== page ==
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Monday, July 25, 2016

Zoo Review: Potawatomi Zoo

Like many American zoos, the Potawatomi Zoo (it's actually pretty easy to pronounce if you just break it up and go slowly) had very humble beginnings - originally, it was simply a duck pond.  A duck pond grew with the addition of a herd of deer, then a herd of bison.  Today it is one of the finest medium-sized zoos in the Midwest, boasting an impressive collection of cats, primates, and ungulates.  A recently unveiled master plan promises to make even more positive changes.

At only 23 acres, the zoo houses a wide variety of species, all without managing to feel cramped.  There didn't strike me as being an especially clear layout to the zoo, except for a rough grouping by continent.  No area was especially enormous or in depth, but each covered a basic selection of the continent's most iconic species... where appropriate for a medium-sized zoo.  Africa, for instance, consisted of grassy yards for zebra and Watusi cattle (mixed with crowned cranes).  A small troop of chimpanzees is found nearby, visible in either an outdoor yard or through the windows of their indoor holding building.  More primates, including the colobus monkeys which form the zoo's logo.  Lions, one of the zoo's many big cats on display, occupy what is, to be charitable, a pretty mediocre exhibit nearby.  African wild dogs have a much more naturalistic enclosure over by the hoofstock.

Asia is a much smaller section, largely dominated by the cats - tigers, snow leopard, and a breeding group of critically endangered Amur leopards (a mother and her half-grown cubs were on display when I visited).  Red pandas occupy a very attractive exhibit, and white-naped cranes, muntjac, and Bactrian camels are also found here.  The animal that I was most interested in seeing, however, was the takin.  Potawatomi has had lots of success in maintaining, training, and breeding these rare Himalayan ungulates.  It's hard to say why I enjoyed their exhibit so much - it was just a simple, open yard on a slight hill - maybe its simplicity just made it seem more natural than an exhibit filled with gunite rockwork and mountains.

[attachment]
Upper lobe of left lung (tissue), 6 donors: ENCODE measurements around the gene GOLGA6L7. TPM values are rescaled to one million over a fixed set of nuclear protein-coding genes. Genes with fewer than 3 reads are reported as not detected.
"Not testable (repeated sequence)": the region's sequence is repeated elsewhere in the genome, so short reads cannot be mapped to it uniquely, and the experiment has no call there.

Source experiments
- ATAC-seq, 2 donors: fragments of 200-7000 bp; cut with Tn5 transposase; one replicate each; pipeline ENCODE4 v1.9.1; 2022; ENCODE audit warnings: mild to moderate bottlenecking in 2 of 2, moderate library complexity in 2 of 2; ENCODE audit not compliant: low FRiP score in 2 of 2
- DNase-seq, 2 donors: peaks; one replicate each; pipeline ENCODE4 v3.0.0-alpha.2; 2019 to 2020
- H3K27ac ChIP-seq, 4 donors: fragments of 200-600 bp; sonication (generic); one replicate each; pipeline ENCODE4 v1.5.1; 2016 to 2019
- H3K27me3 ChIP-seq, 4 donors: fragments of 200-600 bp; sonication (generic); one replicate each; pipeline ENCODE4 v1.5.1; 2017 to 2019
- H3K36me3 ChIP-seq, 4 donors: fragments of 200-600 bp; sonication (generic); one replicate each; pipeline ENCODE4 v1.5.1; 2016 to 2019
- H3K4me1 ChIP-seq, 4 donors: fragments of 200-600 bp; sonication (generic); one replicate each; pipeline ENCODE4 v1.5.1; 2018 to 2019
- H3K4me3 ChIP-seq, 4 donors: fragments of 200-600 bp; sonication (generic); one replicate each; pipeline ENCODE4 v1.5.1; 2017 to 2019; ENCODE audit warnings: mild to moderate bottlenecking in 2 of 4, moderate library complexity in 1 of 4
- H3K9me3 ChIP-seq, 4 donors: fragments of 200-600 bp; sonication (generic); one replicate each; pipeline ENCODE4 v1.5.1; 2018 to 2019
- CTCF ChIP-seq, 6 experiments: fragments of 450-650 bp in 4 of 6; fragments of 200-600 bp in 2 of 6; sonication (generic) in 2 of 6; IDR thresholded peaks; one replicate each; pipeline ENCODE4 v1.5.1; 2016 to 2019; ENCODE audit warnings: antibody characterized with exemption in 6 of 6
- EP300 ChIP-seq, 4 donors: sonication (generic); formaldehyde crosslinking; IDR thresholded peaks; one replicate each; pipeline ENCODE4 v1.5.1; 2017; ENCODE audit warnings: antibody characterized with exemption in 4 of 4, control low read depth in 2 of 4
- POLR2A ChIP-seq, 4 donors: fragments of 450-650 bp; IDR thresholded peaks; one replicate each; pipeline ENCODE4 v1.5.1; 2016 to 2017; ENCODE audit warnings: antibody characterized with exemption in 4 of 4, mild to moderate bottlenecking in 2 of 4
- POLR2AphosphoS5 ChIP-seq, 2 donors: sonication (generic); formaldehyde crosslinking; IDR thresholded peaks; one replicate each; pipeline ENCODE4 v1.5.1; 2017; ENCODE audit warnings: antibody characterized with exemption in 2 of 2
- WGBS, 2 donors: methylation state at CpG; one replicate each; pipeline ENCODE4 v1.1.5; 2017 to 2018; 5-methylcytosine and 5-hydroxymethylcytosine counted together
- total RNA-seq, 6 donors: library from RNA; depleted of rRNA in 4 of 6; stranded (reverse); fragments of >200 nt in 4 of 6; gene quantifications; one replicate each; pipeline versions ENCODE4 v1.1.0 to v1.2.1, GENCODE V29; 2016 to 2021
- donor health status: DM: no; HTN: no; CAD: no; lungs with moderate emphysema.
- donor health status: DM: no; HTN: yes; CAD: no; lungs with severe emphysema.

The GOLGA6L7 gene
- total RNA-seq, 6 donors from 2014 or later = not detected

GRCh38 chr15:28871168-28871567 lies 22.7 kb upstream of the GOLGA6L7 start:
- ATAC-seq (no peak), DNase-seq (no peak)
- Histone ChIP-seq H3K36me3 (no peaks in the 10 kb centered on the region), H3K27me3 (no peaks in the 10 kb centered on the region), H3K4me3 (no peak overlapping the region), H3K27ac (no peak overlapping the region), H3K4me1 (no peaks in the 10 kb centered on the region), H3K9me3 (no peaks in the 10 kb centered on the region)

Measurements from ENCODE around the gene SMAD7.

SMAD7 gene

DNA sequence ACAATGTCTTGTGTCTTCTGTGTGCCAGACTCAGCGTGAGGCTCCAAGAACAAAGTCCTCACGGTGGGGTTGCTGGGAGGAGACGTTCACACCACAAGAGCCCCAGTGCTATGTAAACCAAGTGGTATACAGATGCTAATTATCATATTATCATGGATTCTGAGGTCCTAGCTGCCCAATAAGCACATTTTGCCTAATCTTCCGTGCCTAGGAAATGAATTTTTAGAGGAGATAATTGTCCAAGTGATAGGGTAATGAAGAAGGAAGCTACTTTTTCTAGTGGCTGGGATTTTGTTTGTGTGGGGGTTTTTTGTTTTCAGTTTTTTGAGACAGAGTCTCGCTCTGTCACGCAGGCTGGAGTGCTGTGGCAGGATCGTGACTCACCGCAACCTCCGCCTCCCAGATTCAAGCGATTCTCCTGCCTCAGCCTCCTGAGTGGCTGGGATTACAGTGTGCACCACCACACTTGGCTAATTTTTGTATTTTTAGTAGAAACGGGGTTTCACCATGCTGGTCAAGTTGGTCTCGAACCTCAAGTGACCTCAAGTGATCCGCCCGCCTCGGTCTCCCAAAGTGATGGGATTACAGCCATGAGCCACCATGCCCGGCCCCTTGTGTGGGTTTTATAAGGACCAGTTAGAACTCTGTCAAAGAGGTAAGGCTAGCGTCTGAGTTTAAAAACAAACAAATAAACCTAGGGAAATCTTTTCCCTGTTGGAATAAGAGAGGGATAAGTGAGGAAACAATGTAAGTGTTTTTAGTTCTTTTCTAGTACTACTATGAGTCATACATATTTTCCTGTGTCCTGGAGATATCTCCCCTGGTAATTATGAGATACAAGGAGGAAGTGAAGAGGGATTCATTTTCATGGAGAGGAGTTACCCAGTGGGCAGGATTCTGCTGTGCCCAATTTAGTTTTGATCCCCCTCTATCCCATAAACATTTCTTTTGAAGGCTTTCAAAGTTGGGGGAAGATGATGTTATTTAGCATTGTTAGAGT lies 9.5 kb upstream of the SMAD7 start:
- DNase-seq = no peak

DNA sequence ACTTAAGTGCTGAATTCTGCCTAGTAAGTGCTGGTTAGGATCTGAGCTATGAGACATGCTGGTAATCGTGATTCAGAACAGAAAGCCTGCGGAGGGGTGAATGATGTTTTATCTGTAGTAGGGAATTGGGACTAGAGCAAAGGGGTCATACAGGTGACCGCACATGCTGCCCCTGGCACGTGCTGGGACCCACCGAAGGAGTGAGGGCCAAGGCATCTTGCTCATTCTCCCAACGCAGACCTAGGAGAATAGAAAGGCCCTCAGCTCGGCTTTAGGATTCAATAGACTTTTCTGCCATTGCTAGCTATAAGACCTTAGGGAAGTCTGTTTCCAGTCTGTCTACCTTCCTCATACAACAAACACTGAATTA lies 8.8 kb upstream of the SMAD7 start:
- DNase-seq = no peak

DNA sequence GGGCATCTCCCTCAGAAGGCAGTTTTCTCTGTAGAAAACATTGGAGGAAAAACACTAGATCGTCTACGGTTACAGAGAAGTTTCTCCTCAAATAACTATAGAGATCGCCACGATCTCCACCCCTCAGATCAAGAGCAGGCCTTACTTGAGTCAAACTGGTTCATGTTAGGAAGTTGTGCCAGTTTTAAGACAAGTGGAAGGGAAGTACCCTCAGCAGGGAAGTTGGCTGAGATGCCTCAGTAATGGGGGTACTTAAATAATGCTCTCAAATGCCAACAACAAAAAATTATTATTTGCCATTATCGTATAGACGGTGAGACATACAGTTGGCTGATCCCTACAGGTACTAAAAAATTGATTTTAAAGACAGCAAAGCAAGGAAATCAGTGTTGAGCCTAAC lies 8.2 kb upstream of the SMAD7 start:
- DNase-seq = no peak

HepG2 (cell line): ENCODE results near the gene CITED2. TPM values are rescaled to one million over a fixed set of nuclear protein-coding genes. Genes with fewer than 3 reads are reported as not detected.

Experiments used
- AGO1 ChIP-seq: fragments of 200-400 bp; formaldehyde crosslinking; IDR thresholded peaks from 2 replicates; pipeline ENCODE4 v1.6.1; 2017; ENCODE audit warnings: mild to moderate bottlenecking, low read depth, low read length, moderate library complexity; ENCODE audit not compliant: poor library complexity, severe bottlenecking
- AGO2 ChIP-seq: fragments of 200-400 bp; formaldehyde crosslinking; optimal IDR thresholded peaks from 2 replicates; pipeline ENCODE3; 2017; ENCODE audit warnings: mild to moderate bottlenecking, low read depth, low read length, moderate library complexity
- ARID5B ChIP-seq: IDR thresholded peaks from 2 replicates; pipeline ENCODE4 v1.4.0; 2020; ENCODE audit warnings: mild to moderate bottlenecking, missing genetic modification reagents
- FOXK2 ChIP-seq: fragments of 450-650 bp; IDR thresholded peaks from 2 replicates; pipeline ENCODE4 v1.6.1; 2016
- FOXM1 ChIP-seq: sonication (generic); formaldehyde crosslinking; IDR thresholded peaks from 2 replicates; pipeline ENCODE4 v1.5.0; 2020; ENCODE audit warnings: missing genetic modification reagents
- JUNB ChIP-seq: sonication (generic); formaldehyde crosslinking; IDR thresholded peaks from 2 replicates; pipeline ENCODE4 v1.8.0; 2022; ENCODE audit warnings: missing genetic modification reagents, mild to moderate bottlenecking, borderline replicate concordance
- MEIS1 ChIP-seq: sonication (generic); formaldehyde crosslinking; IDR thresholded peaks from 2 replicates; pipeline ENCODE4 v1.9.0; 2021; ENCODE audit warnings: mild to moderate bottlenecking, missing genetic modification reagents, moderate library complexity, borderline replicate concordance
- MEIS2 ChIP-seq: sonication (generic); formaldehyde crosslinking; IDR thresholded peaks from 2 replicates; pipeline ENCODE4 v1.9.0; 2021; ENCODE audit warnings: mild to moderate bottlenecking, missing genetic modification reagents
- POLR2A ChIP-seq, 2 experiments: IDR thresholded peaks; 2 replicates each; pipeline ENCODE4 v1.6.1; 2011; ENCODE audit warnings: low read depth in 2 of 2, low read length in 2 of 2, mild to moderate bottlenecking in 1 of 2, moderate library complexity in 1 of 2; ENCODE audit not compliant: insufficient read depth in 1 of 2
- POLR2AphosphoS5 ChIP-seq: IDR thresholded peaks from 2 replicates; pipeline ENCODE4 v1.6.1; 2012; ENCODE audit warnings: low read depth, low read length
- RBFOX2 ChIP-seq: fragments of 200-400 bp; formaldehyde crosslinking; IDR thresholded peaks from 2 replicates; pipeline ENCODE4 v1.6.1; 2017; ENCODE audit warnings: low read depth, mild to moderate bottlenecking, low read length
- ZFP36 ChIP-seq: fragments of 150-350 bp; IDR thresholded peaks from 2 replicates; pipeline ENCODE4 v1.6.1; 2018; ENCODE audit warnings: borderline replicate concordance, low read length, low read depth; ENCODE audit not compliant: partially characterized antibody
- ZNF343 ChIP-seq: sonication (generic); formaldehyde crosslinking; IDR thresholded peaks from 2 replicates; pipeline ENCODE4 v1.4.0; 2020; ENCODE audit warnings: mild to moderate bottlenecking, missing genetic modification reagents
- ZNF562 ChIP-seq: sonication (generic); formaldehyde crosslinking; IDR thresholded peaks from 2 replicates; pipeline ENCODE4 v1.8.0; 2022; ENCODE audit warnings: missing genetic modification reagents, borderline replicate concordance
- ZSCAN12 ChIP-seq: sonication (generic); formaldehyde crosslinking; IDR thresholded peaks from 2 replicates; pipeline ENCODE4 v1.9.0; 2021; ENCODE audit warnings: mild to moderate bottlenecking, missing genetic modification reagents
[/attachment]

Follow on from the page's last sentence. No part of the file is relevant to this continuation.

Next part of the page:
Australia largely consisted of a walkthrough habitat, home to emu, black swan, red-necked wallabies, and kangaroos.  Kookaburras and honeyeaters occupy side aviaries.  More birds - as well as the vast majority of the zoo's reptile and small mammal collection (Jamaican fruit bats, banded mongoose, golden lion tamarins, etc) are located in an education building - complete with classrooms.  Outside, spider monkeys spend the warmer months on islands in a small lake.

The final area is a catch-all of the Americas; it may have been my favorite.  I loved the giant anteater exhibit (viewing the anteaters from underneath the exposed roots of a giant fake tree).  Also impressive were what I took to be two of the newer exhibits, one for bobcat, one for North American river otter.  Grassy yards housed bison, peccary, and alpaca,  flamingos strolled around a lagoon, and prairie dogs gamboled about in front of a winter holding building for American and Chinese alligators.  A small petting barn rounds out the zoo.

After going through a bit of a decline in recent years (many of the keepers I spoke to on my visit indicated that many of the exhibits had been empty until recently), the Potawatomi Zoo is surging and expanded.  Last year it unveiled its master plan, which is visible on the zoo's website.  It calls for several new exhibits to be built - some new ones for existing species in the collection, some for new faces - giraffes, bears, and wolves, to name a few. 

I find this really reassuring.  While many of the newer exhibits were excellent, I definitely got the sense that some parts of the zoo seemed overcrowded and might have benefited from fewer species.  The adjacent leopard and snow leopard exhibits, for example, I felt could have been merged to form one larger exhibit for one species (though I must admit, I was impressed by the way the keepers used layers upon layers of shelving to increase the three-dimensional space available for the cats.  Likewise, I wasn't tremendously impressed with the chimp exhibit... until a keeper told me that it was much smaller, originally, and the zoo filled in the moat to give the apes much more land space.

At any rate, the zoo seemed to buzz - at every level - with energy and enthusiasm, and it's hard not to see that great things are in the works there.  I look forward to the realization of the zoo's master plan - one which continues its trend of great new exhibits while moving the occupants of its older exhibits into new, high quality homes.

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